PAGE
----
HNF Stories
1:57 am
Thu January 31, 2013

950 FL Pharmacies Called High-Risk Compounders

Michelle Alfonso in 'clean room.'
Michelle Alfonso in 'clean room.'
Credit Sarah Pusateri

Almost 950 Florida-licensed pharmacies engage in “sterile compounding,” the type of high-risk drug-making that led to a deadly fungal meningitis epidemic last year, according to a Department of Health survey released last week.

Sterile compounders are now given priority for state inspections, but it’s going to be a daunting task to check them all, judging from the survey report and interviews with pharmacists and health department officials. There are  two reasons:

--One-third of the 950 are based out of state, like the New England Compounding Center, the source of contaminated drugs that caused the epidemic. Florida law doesn’t give health officials any authority over out-of-state licensees.

--While the state has 18 inspectors for pharmacies, the health department said, only five of them are licensed pharmacists. And even the pharmacists need extra training to inspect the high-risk sterile compounders, officials said.


Next week, the Board of Pharmacy will meet in St. Augustine to hear recommendations on what to do from its Compounding Rule Making Committee. Chairwoman Michele Weizer, a Doctor of Pharmacy from Boca Raton, said her group will suggest that sterile compounders be required to get a special permit – a request that would require legislative action.

The way Florida law stands now, all pharmacies licensed by the state board could, if they wished, start compounding. Half of them, about 4,500, engage in compounding to some extent, the survey showed. But most confine it to lower-risk capsules or lotions.

Florida law allows compounding not only for its original rationale -- mixing a drug that is tailor-made for an individual patient -- but also for "office use" by physicians who administer the drugs to patients as part of their practice.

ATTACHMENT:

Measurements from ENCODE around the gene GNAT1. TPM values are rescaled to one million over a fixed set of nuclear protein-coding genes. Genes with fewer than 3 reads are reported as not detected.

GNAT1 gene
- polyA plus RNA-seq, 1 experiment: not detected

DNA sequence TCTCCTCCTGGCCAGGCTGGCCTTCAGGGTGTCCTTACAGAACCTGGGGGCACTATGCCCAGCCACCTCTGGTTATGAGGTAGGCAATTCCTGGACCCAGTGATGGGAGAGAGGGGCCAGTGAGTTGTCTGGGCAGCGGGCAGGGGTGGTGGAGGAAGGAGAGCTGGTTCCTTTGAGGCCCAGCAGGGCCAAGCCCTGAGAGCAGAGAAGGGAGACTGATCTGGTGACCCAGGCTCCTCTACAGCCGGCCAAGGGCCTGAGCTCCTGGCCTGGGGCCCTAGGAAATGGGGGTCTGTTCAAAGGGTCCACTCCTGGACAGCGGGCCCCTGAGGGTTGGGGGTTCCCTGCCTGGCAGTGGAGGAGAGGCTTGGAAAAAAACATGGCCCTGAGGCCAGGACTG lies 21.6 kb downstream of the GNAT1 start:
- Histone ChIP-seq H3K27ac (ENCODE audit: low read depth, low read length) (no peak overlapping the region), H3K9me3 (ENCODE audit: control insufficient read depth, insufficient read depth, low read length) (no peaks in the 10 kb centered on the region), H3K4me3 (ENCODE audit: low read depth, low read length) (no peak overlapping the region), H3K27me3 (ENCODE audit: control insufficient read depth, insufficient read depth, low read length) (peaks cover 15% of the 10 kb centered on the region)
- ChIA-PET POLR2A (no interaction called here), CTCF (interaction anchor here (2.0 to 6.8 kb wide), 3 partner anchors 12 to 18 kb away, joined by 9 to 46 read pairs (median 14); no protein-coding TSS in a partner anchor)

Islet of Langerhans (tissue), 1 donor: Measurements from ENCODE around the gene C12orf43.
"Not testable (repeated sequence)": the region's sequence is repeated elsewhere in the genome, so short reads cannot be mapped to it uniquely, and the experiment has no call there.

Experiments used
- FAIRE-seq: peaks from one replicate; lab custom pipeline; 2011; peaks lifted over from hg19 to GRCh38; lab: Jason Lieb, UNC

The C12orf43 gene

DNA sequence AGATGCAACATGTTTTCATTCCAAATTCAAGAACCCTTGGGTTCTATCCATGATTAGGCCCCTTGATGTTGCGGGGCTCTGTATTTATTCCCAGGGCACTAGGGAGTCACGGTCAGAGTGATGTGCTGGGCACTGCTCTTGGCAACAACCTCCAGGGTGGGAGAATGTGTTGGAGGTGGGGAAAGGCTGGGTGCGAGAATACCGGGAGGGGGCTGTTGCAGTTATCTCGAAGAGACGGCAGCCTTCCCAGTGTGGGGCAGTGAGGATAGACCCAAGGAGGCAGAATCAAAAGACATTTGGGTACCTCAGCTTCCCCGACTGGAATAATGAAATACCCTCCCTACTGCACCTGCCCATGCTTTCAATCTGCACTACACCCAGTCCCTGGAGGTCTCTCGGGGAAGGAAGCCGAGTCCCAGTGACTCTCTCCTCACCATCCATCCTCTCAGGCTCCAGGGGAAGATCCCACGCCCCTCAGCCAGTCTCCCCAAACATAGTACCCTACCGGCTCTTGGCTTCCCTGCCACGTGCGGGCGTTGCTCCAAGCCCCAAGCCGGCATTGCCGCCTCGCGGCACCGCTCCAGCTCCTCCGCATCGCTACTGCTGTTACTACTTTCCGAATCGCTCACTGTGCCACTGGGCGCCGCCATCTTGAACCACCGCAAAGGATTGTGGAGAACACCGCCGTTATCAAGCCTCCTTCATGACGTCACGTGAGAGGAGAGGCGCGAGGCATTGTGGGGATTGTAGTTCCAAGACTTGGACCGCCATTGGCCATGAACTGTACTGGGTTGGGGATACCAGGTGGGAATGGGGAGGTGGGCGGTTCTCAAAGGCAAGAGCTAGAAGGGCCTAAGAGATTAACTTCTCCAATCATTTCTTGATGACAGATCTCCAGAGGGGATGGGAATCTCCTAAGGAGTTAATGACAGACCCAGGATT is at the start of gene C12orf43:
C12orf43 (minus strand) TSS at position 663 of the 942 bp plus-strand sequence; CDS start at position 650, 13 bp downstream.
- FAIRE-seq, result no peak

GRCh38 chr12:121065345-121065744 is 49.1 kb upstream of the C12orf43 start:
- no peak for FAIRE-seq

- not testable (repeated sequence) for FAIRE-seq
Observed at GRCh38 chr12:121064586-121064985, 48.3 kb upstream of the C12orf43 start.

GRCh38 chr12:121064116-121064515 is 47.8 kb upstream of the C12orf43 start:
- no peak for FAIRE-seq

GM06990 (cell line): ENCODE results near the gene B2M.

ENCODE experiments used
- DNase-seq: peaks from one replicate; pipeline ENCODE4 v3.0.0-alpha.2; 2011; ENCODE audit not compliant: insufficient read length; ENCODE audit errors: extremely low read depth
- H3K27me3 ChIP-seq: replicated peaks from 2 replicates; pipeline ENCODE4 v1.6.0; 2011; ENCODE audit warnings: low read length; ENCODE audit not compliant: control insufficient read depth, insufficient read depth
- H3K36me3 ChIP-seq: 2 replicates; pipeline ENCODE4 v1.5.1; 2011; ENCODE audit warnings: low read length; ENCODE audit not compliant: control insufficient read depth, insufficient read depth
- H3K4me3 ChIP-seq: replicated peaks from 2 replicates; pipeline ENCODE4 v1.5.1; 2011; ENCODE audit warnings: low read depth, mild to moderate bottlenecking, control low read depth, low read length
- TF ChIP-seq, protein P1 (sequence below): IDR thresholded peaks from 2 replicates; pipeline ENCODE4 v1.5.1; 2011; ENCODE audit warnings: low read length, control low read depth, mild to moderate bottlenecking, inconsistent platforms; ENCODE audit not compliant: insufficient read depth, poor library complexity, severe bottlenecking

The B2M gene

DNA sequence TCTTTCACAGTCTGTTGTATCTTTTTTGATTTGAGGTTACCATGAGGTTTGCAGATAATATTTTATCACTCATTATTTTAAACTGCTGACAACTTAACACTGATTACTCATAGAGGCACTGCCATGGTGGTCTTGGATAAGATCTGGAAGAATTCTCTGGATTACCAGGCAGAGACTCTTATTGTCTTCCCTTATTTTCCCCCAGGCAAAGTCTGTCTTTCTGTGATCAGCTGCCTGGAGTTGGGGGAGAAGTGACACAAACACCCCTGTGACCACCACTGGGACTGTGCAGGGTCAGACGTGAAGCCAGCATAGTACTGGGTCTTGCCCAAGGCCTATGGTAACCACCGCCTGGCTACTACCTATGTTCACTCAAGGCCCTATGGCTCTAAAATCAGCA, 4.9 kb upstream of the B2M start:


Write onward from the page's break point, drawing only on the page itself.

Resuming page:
DeAnn Mullins, a Panhandle pharmacist who serves on the Pharmacy Board's compounding committee,  said she thinks some compounding pharmacies are "hiding behind the 'office use'" provision to justify high-volume production and distribution. Some doctors or health-care facilities may be ordering from these compounders to save money, she said.

Prescription compounding has been going on for centuries, but in the last few years some practitioners have strayed from its original intent of helping a patient who cannot take or obtain a commercially produced product.

In some cases, hospital executives say, they have to order from bulk compounders because pharmaceutical manufacturers have cut back or stopped production of low-demand, low-profit drugs that some patients simply must have.

To the Food and Drug Administration, said Emeritus Professor Paul Doering at the University of Florida College of Pharmacy, the bulk-compounding business model “looks and sounds and smells a lot like manufacturing.”

The FDA regulates drug manufacturers, at least in theory. But whenever FDA has tried to regulate big compounders, Doering said, the courts have blocked it, saying pharmacies are regulated by the states.

State health departments that could license and inspect traditional compounders often weren’t equipped to take on the high-volume, high-tech sterile compounders – especially the ones located out of state.

Since the New England Compounding Center “debacle,” Doering said, “every state in this union has gone behind closed doors in tense meetings saying, “Oh my gosh, what are we going to do?’ We’d better step it up.’”